22 February 2011

Movies: The Ghost Writer


A ghost writer lands a contract to rewrite the memoirs of a retired UK Prime Minister. The PM retired to an island off the east coast of the US.  The previous writer had fallen off a ferry between the island and the mainland. The new ghost writer has a month to complete the rewrite, and he gets suspicious about the previous ghost's death. Then a scandal involving the retired PM bursts into the media.

Stars Ewan McGregor as The Ghost (yes that's his character in the film, he has no other name but that reference), Pierce Brosnan as the PM, Olivia Williams (Adelle from Dollhouse) as the PM's wife. Holy crap I didn't know Williams is only 2 years younger than me. And what the hell why after 2 seasons of Dollhouse did I never realize that's her in Rushmore? I must be slipping.

AND the flick is directed by Roman Polanski.
Yes, the husband of Sharon Tate (killed by Chuck Manson's gang), director of Chinatown and Rosemary's Baby (and other great films), flee-er of American justice after being convicted of drugging a 13yr old girl and sexing her up in his hot tub. But I digress.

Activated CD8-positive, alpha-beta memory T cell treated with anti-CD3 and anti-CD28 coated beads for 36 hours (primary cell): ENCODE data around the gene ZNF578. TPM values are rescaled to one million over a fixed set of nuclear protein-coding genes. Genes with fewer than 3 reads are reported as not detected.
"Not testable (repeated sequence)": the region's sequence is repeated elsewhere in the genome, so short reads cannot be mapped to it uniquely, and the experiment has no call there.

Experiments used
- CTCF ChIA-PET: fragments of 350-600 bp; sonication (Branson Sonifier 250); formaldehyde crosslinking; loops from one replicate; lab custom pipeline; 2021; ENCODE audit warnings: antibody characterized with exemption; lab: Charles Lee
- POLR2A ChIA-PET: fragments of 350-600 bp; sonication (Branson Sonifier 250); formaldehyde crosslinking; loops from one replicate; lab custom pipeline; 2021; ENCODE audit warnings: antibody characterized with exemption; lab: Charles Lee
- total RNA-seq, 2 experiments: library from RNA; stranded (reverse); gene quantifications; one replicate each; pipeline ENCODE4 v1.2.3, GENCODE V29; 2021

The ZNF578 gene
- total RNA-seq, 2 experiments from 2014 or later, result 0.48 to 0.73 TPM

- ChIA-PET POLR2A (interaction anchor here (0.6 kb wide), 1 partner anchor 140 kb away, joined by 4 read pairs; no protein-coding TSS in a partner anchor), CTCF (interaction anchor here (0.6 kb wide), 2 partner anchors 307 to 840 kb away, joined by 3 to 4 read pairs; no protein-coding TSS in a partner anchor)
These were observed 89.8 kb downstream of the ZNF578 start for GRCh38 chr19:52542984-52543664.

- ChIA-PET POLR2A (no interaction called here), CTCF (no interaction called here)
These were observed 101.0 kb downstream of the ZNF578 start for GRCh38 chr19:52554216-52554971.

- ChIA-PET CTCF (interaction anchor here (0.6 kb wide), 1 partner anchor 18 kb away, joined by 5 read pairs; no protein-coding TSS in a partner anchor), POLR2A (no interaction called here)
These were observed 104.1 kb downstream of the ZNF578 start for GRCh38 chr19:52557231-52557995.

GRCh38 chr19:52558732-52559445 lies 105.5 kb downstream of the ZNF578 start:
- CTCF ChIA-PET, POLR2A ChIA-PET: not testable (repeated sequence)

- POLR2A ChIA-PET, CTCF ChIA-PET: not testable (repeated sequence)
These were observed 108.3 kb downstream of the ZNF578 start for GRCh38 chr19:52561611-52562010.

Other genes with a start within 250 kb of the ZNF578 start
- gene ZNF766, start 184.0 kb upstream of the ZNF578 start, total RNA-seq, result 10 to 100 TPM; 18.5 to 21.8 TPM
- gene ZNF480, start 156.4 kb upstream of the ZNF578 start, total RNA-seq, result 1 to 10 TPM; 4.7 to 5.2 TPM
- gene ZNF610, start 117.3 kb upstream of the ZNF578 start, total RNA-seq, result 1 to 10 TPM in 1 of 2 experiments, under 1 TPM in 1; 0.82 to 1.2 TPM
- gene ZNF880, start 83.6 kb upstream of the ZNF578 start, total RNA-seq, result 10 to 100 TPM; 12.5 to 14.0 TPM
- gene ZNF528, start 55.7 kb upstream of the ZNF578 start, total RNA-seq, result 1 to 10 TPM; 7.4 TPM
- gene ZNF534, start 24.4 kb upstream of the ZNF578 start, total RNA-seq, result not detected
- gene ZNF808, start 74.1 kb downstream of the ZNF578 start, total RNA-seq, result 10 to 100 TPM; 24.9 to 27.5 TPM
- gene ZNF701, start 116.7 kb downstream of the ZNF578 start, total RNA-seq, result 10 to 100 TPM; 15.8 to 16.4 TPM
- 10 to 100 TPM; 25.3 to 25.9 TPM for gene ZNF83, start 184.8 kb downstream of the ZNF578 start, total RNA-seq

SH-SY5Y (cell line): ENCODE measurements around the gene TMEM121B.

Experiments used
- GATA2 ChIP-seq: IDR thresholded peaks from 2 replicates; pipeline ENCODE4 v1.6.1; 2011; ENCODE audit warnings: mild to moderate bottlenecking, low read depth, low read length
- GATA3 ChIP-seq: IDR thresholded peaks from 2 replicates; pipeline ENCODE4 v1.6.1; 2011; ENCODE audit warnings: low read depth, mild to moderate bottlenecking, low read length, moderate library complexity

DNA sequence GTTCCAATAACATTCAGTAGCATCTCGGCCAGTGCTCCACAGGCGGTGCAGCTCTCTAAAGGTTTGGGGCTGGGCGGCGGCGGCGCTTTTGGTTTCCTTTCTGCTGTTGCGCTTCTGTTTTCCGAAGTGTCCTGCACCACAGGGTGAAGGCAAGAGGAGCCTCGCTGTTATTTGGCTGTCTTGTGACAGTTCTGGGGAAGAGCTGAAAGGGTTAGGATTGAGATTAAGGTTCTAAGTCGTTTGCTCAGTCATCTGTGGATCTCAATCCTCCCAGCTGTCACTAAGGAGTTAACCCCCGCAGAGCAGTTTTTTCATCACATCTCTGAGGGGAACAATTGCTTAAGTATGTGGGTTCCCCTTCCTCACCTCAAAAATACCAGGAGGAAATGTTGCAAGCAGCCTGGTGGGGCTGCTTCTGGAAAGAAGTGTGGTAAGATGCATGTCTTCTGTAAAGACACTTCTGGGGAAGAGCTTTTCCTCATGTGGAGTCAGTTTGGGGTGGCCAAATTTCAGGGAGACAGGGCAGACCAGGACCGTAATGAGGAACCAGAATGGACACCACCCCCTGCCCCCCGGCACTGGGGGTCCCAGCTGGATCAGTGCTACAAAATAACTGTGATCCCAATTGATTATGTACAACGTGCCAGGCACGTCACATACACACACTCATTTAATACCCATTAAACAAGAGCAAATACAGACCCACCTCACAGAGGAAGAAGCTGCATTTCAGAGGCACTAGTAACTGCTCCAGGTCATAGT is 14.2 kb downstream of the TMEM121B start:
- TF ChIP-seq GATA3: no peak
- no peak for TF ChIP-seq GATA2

Straight-up procedural mystery drama with hints of thriller. And by straight-up I mean this thing steps you through the story from The Ghost's point of view, basically we as an audience learn things as The Ghost does. He is us.
It isn't very action packed, and for some folks might be considered a snoozer. But, in good ol' Hitchcockian tradition it drags you to the end then punches you in the gut with the story's resolution and you forget you sat through 90% of the flick watching it trudge toward the end.
Most times I can't stand a movie that slogs through to the end. However, if it is done correctly, it is worth the time. Sometimes the journey is what makes a movie worthwhile, other times it is the destination. For me this is one of those "destination made the journey worthwhile" movies.
But, if you just have no patience for flicks like that (as my wife does not have patience for them) then be secure in the fact that avoiding the movie won't leave you culturally inept.  I don't think it'll hit Chinatown or Rosemary's Baby classic status. Probably more along the lines of 'as culturally significant as The Ninth Gate'. Which is a decent and enjoyable movie worth watching but your life will be no less complete without it.  And it's really, really good.

(original post 20 Nov 2010)

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